19 February 2007

A Slight Misunderstanding


It is always unsettling to be in Africa. In Europe, I can disappear into a crowd of homeless. Here, I am exposed, my movements remembered for days by villagers amused to see a white man making his way through their country. Slogging through the humidity one also carries the burden not only of the past but also the present. It would be too easy to blame the stain of slavery and imperialism on our forefathers’ hands, for I often wonder if our generation is any better. The leash is still present, only invisible. Oh, to be sure we no longer sally our troops from a fort or keep warships in their ports, but let them make their own toilet paper? Let them refine their own oil? Let them roast their own coffee? Ha!

Julius Caesar led his army to Africa. While leaving the boat, he fell His superstitious troops feared a bad omen.. On his knees, Caesar clutched the ground and cried out, “Africa, I seize thee!”

I found Nwargo holed up in a ruin on the banks of Lake Buyo. Nwargo seemed confused when I lifted him into the air with a hug exclaiming, “Nwargo, I seize thee!”

Nwargo’s eyebrows came together, “Did they follow you?”

My heart sank as I realized I had compromised his position.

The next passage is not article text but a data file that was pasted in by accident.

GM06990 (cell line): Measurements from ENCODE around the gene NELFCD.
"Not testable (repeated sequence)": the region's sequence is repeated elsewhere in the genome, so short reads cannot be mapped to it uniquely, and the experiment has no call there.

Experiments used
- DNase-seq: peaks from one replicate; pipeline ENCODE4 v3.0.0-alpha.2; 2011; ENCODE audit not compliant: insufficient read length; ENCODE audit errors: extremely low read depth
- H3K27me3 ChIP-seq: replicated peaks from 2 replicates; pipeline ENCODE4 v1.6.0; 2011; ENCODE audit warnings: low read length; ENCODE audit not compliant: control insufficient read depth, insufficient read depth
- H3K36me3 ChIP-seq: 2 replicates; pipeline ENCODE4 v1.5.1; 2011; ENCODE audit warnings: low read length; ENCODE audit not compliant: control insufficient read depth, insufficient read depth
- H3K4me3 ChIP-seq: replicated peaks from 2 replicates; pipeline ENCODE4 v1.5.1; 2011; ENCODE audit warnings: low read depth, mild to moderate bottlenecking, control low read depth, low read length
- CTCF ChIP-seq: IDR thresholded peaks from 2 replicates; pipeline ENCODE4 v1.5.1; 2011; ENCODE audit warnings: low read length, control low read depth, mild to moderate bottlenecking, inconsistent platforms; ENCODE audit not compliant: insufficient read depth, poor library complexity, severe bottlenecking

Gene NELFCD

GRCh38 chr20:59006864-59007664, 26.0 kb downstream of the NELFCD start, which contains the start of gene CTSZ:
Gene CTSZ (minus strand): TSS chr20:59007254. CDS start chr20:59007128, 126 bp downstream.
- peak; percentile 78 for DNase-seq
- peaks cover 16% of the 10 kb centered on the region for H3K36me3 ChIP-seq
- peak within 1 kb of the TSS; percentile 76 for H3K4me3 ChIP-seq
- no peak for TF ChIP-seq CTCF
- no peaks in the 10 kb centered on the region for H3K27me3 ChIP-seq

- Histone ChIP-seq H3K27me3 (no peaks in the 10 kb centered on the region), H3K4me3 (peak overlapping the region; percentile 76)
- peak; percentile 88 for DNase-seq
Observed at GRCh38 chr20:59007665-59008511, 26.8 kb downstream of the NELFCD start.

Nwargo’s stern eyes pierced my ego. “Boigny’s men. They are following you?”

I told him I hadn’t noticed anything unusual. Although I spoke the truth, there was no reconciliation. Disappointed at my carelessness, he turned his head to towards the lake. “Tell me my friend, what brings you here?”

“Sarge told me you were in danger.”

He wheeled. “What?”

Each word fell from my lips more slowly as if not to speak them would prevent our situation from becoming more hopeless. “Sarge told me you were in danger. He wanted me to give you this.” As if in a nightmare, I produced the unopened package from the hydrant in Berlin, terrified by the thought of what might lie within.

I looked up from the package to see a rather nasty knife in Nwargo’s hand. He did not smile. “Open it.”

“Nwargo…” I implored.

“Open it!”

I surrendered to despair. If Nwargo struck, then so be it. I opened the package. A GPS tracking device. My hands shook. My knees gave way. I could not breathe, nor did I want to. Let Nwargo kill me. Let me die by his honest hand. But Nwargo instead picked up the device and inspected it.

“This is very bad.”

I lay on the floor, stunned. “Sarge wanted me to bring this package to you.”

Nwargo squatted with his back to the wall. His lips were pursed. “Sarge would not do this, I do not think.”

“They know where we are.”

“They will not come until night.” He kicked my boot. “You have until then to overcome despair.”

“Can we cross the lake?”

“My friend, it is maybe 10 kilometers or more and we have no boat. There are crocodiles. If you like, save time and go to the crocodiles now.”

As dusk settled, the mosquitoes threatened to blot out the rising moon. There was no movement on the perimeter. We waited.

Nwargo told me of this place, an old French trading post, his activities here, and of his wives. He was, as usual, cheerful in the face of uncertainty. His whispers and the fifty caliber machine gun that he had brought with him to this former trading post offered me great reassurance that we would be alright.